Do you not suspect that your behavior during the PURE Reflections project last year, as well as subsequently, may have given both of the Florida chapters pause regarding your intentions and agenda?

Have you not wondered why Rita bent over backwards to bring my solo show to Orlando, and why the Florida community supported it? If, indeed, I were the person you have tried to portray me as being -- angry, bitter, hateful, etc. -- why was I showered with such love and support there?

The truth is:  They saw what happened during PURE Reflections; they saw how badly you behaved, how badly you had treated me, and how well I took it. And they respected me for it. And while I believe they still love you, I sense there was some serious damage done in their perception of you.

And it was in this that you became the person you don’t like, and for which you blame me.

Ironically, I believe the real reason you can no longer tolerate my presence is not that I have some wild temper, but rather that you are no longer able to push my buttons. Even at your worst in Florida, when you verbally abused me in front of the group for no reason, I did not lose my temper.

In short, you found you could no longer control me; so you had to get rid of me.

At least that is what I suspect.

You have never really offered me your side of the story -- other than to blame me for pretty much anything in your world that you didn’t like (including, it seems, dislocating your shoulder).

But I would welcome that discussion. Perhaps now, nearly a year later, if you are able to speak from your heart without blame, accusation or invective, I am open to speaking with you.

We can do it here, through Facebook, and give our friends a real-life version of the peace process at work; or we can do it face-to-face with, of course, a mediator.

Or we can continue to ignore each other at workshops and haflas and continue to make everyone else around us feel uncomfortable.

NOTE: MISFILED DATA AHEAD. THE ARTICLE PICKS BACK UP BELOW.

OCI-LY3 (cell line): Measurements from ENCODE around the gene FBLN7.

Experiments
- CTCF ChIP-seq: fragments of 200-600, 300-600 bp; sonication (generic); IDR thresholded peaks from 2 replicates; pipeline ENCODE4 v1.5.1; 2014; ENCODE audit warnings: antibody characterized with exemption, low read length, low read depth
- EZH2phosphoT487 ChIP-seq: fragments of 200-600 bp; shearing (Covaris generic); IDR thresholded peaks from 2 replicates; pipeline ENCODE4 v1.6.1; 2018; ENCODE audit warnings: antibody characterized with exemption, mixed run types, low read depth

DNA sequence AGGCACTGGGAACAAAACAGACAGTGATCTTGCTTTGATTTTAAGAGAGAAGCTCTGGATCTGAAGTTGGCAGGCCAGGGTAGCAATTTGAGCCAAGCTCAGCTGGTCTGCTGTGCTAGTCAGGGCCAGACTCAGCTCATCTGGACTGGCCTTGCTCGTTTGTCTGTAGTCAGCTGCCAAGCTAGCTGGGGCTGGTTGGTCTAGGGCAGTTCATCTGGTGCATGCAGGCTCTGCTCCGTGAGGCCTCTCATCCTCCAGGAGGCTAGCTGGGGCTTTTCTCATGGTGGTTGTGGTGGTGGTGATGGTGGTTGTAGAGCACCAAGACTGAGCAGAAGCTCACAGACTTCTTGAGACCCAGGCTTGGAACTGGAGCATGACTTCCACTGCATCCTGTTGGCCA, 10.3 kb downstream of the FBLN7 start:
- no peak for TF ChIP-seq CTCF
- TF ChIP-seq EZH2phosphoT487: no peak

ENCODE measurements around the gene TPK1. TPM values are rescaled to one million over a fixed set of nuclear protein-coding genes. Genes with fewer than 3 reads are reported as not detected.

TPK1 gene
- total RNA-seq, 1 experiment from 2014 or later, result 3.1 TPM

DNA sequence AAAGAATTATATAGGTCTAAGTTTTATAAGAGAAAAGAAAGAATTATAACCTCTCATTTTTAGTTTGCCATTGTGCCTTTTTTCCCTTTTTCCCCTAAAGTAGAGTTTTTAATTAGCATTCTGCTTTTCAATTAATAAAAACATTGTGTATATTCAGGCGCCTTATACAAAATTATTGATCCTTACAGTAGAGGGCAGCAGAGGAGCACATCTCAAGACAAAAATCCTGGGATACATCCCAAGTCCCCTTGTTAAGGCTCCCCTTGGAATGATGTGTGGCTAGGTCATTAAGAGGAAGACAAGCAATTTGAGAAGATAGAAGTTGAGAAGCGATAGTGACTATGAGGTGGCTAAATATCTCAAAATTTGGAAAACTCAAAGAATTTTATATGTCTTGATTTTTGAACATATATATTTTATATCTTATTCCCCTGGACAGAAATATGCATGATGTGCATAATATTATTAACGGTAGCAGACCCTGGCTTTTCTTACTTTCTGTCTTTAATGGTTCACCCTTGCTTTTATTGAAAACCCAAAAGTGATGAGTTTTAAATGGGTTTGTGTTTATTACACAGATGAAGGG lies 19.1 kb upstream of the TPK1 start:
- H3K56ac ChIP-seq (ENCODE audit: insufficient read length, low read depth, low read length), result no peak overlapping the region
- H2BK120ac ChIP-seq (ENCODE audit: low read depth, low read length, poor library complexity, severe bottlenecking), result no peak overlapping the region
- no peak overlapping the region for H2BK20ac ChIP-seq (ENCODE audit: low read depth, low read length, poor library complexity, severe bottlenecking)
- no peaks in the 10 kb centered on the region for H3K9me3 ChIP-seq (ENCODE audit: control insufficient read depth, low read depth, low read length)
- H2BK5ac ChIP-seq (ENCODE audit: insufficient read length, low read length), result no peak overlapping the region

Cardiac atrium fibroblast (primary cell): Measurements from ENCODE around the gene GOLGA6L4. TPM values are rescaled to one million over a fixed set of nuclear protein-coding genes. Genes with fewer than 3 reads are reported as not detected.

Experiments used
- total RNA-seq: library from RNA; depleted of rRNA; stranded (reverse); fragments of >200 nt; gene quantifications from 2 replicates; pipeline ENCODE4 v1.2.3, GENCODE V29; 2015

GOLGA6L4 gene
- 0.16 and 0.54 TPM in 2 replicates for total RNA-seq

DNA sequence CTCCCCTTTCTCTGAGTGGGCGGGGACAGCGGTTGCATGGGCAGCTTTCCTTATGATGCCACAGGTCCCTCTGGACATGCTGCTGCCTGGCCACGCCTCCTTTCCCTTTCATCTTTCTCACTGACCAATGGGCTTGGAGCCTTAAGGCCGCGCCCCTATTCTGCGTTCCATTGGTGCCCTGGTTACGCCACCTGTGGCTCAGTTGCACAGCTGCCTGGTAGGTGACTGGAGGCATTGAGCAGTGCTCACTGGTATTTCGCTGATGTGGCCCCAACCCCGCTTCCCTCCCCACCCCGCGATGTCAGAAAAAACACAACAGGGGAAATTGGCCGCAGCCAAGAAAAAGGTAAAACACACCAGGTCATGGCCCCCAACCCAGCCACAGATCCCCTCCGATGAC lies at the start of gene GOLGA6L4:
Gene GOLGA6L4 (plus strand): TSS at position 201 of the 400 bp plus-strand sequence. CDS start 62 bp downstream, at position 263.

What do you think?

You’ve walked across hot coals, but can you hold your feet to the flame? Would you be able to face me -- to hear my truth and speak your own -- and ultimately face yourself?

Or will you simply delete my words?

Thursday, September 13, 2012

Thoughts on Emotion: Processing, Processing....

"I'll give you something to cry about!!!"

A young mother slaps her crying toddler on a subway; the kid shrieks even louder. In another car, a mom continues chatting with her friend while her own child wails.

In both cars, onlookers have a variety of reactions: Horror, impatience, resentment, resignation. In the second car a woman makes faces to amuse the bawling child. But really, no one knows quite what to do.

And that is the problem with emotion -- whether we experience it in the form of a screaming baby, or in the writhing tensions of our own bodies as life throws events and experiences at us that confound and flummox us -- we just don't quite know how to handle it... because most of us never learn how.

Growing up a sensitive child in a nuclear family, I was too soon aware of the profound effect my emotional states had on my parents. If I cried, threw a tantrum, was unreasonable or contradictory  ... then I was a Bad Girl. Or my parents were Bad Parents (the worse option, I felt). Or in other cases, a well-placed tear was a way to get attention and affection. And explosions of laughter could do the same -- or the reverse.

In other words, my family was pretty typical: Emotion provoked reaction, for good or ill; it wasn't an expression for its own sake, but rather carried a volatile meaning to my parents or other adults that told them  not only whether whether I was "good" or bad, but whether they were "good" or "bad." This is a huge burden to place on a kid, yet adults blithely do it consistently and persistently ... because they don't know how to do otherwise.

And children learn from this that emotion is a means to an end, a way to get a reaction in others. Ironically,  this use of emotion to extract emotion from others -- by expressing or suppressing it in just the right way at the right time for the right adult -- diminishes the child's ability to allow emotion to do its necessary internal processing. Worse, the attention and control of others becomes an ersatz substitute for that internal processing -- a lot of storm and drama but with no useful effect.